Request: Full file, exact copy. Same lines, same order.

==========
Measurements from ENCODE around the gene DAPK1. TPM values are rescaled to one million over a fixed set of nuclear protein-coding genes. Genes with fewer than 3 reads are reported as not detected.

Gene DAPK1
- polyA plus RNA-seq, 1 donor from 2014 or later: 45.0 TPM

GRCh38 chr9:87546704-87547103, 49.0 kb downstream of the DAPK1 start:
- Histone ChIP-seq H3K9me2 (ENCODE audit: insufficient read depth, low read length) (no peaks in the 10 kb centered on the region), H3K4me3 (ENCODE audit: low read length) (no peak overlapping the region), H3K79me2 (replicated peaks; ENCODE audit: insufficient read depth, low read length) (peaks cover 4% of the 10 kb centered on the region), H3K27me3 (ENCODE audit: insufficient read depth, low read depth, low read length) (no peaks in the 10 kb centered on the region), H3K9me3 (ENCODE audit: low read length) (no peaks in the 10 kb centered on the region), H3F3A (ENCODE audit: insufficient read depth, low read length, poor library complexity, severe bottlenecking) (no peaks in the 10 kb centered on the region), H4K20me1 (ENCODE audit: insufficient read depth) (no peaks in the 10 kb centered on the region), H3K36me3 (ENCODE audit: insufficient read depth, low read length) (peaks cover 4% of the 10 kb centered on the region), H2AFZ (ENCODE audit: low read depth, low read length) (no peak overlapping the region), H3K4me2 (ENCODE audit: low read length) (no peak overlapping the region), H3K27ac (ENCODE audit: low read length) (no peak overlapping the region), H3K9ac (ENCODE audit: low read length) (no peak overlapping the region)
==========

Measurements from ENCODE around the gene DAPK1. TPM values are rescaled to one million over a fixed set of nuclear protein-coding genes. Genes with fewer than 3 reads are reported as not detected.

Gene DAPK1
- polyA plus RNA-seq, 1 donor from 2014 or later: 45.0 TPM

GRCh38 chr9:87546704-87547103, 49.0 kb downstream of the DAPK1 start:
- Histone ChIP-seq H3K9me2 (ENCODE audit: insufficient read depth, low read length) (no peaks in the 10 kb centered on the region), H3K4me3 (ENCODE audit: low read length) (no peak overlapping the region), H3K79me2 (replicated peaks; ENCODE audit: insufficient read depth, low read length) (peaks cover 4% of the 10 kb centered on the region), H3K27me3 (ENCODE audit: insufficient read depth, low read depth, low read length) (no peaks in the 10 kb centered on the region), H3K9me3 (ENCODE audit: low read length) (no peaks in the 10 kb centered on the region), H3F3A (ENCODE audit: insufficient read depth, low read length, poor library complexity, severe bottlenecking) (no peaks in the 10 kb centered on the region), H4K20me1 (ENCODE audit: insufficient read depth) (no peaks in the 10 kb centered on the region), H3K36me3 (ENCODE audit: insufficient read depth, low read length) (peaks cover 4% of the 10 kb centered on the region), H2AFZ (ENCODE audit: low read depth, low read length) (no peak overlapping the region), H3K4me2 (ENCODE audit: low read length) (no peak overlapping the region), H3K27ac (ENCODE audit: low read length) (no peak overlapping the region), H3K9ac (ENCODE audit: low read length) (no peak overlapping the region)